"As a local, you are glad to see progress and prosperity, but it does tug at you that places that are part of your own history are disappearing," said Green, whose father dealt cards at the Stardust.
The Boyds, asked to run the Stardust as one of Nevada's oldest, most respected and clean operators, bid a grown-up, responsible goodbye to the property.
Las Vegas' first big implosion was the Dunes hotel in 1993, a Steve Wynn-hosted spectacle with fireworks and mock cannons to which the public was invited.
Since then, the county and casino operators have clamped down on access to implosions. The county's Department of Air Quality and Environmental Management only began issuing demolition permits four years ago and can pull the plug if certain safety rules, such as timing the implosions in the middle of the night and closing off street access, aren't imposed.
Boyd Gaming is believed to be the first company to make the county's job even easier by enlisting the media to keep a major implosion date under wraps - a tactic that kept thousands of people from wandering too close to the site, potentially being hit by flying debris and trampling expensive, tax-funded landscaping on the Strip's median.
The dust cloud from the implosion didn't impose as immediate a danger to spectators, but may have set a record for size, billowing across Las Vegas Boulevard and enveloping police cruisers in a giant fog. The particulate matter it kicked up is large and therefore less able to lodge in the lungs than microscopic particulates.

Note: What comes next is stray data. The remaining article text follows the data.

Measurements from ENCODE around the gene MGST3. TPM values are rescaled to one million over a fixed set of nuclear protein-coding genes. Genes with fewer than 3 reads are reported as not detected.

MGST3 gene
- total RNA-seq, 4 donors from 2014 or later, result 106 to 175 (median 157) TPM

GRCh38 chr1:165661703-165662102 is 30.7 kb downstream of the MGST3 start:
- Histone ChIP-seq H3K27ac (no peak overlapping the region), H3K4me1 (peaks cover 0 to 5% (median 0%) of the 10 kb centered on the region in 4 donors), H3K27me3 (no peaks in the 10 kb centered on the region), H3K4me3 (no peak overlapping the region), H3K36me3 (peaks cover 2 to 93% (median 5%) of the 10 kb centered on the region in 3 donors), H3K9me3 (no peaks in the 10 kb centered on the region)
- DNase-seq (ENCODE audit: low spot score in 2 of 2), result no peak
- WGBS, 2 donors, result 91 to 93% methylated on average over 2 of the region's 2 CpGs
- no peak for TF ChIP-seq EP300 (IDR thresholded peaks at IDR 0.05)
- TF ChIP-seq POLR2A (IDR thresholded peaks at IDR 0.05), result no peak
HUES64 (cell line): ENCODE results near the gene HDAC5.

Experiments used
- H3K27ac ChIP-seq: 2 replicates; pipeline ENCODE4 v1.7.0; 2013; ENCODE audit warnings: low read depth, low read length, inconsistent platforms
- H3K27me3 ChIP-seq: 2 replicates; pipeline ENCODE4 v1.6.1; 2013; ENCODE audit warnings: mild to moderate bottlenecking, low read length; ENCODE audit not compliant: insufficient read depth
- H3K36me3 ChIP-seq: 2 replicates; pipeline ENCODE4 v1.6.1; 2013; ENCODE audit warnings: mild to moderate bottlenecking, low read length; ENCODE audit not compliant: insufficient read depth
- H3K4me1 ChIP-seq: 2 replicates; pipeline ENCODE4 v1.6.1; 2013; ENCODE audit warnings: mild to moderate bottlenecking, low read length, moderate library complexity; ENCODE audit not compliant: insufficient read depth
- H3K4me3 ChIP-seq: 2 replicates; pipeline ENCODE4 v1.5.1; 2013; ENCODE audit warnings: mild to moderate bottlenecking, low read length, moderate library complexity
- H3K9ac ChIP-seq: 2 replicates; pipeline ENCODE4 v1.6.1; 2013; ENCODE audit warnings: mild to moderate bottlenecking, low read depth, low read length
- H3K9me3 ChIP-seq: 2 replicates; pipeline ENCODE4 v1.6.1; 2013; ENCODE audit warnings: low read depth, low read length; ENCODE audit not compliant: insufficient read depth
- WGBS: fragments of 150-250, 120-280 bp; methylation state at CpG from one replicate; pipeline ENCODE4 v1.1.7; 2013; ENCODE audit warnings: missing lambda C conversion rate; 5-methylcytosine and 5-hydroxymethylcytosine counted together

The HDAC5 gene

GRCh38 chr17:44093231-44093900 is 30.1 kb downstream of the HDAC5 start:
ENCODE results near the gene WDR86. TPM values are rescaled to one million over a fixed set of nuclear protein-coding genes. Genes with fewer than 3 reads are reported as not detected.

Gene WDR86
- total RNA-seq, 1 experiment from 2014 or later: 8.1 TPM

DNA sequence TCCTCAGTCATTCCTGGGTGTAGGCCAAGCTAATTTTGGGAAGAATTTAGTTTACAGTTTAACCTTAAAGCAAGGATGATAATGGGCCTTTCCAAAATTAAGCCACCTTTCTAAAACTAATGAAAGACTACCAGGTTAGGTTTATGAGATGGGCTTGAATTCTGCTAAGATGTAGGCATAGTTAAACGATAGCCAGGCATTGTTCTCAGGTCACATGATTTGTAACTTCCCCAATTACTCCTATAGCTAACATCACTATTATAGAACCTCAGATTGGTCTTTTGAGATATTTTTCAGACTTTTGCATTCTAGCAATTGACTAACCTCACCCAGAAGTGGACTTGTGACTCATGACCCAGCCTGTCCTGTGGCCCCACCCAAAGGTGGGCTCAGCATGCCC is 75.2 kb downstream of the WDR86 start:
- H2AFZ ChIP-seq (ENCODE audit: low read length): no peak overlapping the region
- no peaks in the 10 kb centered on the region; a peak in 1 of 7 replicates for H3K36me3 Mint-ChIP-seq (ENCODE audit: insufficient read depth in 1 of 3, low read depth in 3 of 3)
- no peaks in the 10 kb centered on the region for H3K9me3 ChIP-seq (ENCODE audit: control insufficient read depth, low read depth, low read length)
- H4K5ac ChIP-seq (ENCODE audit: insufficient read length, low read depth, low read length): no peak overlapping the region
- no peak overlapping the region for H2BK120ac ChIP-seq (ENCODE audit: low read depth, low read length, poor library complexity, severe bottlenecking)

Like many other aspects of the city's colorful past, the days of public implosions have probably gone the way of Las Vegas' atomic blasts, when casinos set up lounge chairs and served "atomic cocktails."
Yet for the many locals and visitors who managed to honor the tradition of implosion as spectator sport, the demolition, preceded by the explosion of nearly 3,000 fireworks shells, was both satisfying and sad.
"Las Vegas will probably end up being unrecognizable to someone who's come back to town after 20 years and will probably be unrecognizable to us in another 20 years," Green said. "We end up having to accept this as part of the cycle of living in Las Vegas."